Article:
My kids are fairly discerning readers, considering that they think Sonic the Hedgehog should be in the running for the Great American Novel.
They read hundreds of books per year (I have 73 picture books checked out from the library at the moment) and have absolutely no patience for boring books.
I respect their judgment on kids’ books, so when a new book arrived in the mail last month, I was curious to see what they thought of it.
If you haven’t heard of Detective Thomas and the Biggest Question, let me introduce you to this brilliant children’s book, a new classic that should be in every Catholic home and school library.
My nine-year-old’s review? “It’s not an A+, Mom, it’s an A+++!”
Aquinas meets middle-grade mystery
Kids love mystery stories, so combining St. Thomas Aquinas’ famous proofs for the existence of God with a kids’ mystery story is downright inspired. Throw some baseball in there, and it’s a kid’s dream read.
My nine-year-old couldn’t put it down from the moment he started reading it, saying Detective Thomas was “really fun” and “taught me a lot of stuff.”
Detective Thomas author Caitlin Bootsma was inspired to write it by her own young son’s questions about God. She recalled in an interview with Aleteia:
When my oldest son was only about 7, he provocatively asked us at the dinner table, “What happens if I don’t think God exists?” While I felt slightly panicky that maybe my little son was losing his faith (he wasn’t, he was just curious), I thought for a minute and realized there were real answers to his question.
Right then and there, my husband and I walked him through Aquinas’s 5 Proofs for God’s Existence. With some help, he actually understood! I realized that answering big questions like these were really important, even (or especially) for young audiences.
The mystery format invites young readers to slowly uncover the proofs for God’s existence in a way that feels fresh and thrilling. “Detective stories are so much fun. I love how they invite the reader to solve the mystery with the protagonist,” Bootsma said.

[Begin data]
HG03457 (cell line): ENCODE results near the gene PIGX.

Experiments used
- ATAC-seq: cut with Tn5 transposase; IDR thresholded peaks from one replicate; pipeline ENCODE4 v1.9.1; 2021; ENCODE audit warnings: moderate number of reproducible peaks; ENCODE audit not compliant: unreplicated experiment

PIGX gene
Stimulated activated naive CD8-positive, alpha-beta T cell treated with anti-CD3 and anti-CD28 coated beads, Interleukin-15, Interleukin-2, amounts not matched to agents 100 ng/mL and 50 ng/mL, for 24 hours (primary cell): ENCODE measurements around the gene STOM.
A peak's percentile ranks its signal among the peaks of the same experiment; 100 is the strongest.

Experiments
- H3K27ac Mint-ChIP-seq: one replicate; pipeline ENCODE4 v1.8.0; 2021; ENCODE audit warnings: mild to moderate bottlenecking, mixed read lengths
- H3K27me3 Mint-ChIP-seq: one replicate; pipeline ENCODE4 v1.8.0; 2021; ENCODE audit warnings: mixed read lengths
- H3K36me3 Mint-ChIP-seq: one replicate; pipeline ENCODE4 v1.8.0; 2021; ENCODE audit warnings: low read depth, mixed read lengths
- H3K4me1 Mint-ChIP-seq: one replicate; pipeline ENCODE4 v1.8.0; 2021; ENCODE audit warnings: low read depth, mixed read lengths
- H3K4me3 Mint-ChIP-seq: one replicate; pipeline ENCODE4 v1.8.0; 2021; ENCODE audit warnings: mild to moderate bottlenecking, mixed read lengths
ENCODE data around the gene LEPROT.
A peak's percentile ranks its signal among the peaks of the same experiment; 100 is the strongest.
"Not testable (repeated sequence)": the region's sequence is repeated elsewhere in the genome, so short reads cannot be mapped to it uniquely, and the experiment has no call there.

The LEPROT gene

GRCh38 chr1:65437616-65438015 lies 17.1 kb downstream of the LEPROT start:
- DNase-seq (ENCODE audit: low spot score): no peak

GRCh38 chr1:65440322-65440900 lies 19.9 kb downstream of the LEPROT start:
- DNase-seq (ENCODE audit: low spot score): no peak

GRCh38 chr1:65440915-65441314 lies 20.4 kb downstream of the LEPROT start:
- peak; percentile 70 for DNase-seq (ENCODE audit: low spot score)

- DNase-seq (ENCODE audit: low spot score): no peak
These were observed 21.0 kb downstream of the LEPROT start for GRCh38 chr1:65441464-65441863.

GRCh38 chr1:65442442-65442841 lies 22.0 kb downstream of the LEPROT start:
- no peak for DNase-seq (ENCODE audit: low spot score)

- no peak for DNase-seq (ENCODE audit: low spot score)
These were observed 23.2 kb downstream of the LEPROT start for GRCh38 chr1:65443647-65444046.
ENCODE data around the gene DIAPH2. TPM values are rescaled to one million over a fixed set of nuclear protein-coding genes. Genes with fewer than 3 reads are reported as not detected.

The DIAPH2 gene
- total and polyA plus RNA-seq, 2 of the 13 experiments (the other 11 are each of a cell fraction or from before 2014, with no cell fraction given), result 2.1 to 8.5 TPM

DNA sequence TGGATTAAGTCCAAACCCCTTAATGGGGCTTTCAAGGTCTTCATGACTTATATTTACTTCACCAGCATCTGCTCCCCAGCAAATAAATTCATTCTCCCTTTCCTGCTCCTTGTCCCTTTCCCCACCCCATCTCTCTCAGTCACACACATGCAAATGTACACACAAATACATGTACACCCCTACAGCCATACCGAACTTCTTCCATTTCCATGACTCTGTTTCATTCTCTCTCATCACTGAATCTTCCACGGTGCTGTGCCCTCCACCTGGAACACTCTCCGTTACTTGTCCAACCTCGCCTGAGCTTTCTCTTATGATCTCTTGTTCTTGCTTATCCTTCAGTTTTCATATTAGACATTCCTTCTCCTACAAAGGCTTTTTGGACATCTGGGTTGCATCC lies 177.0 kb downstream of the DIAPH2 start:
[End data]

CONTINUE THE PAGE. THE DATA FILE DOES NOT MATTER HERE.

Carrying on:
A springboard for conversation
Bootsma hopes Detective Thomas opens the door for parents and kids to have important conversations about God and faith. “My hope is that it isn’t just a fun reading experience, but a springboard to delving deeper into the mysteries of our faith,” she said.
Kids have big questions about God, everything from “Why does God let us suffer?” to “Why do we need a Savior?” to “Why do people do bad things?” It’s so important that their questions aren’t shushed away but answered honestly and thoughtfully.
“I’d encourage kids to ask all the questions and not be afraid to think big things through,” Bootsma said. “These are all questions that our faith has answers to. As parents, we’re not always going to know the answers right away, but this can be a chance to find them together.”
Most of all, Detective Thomas is a powerful witness that faith and reason go hand in hand.
Our faith is not opposed to reason. In fact, it’s not even in a different category from reason. God created Reason and our faith is extremely reasonable — and that’s something that kids can understand with the right tools.
Tools like Detective Thomas — and, yes, that’s even better than Sonic the Hedgehog. Check it out, and I hope you and your kids love it as much as mine do.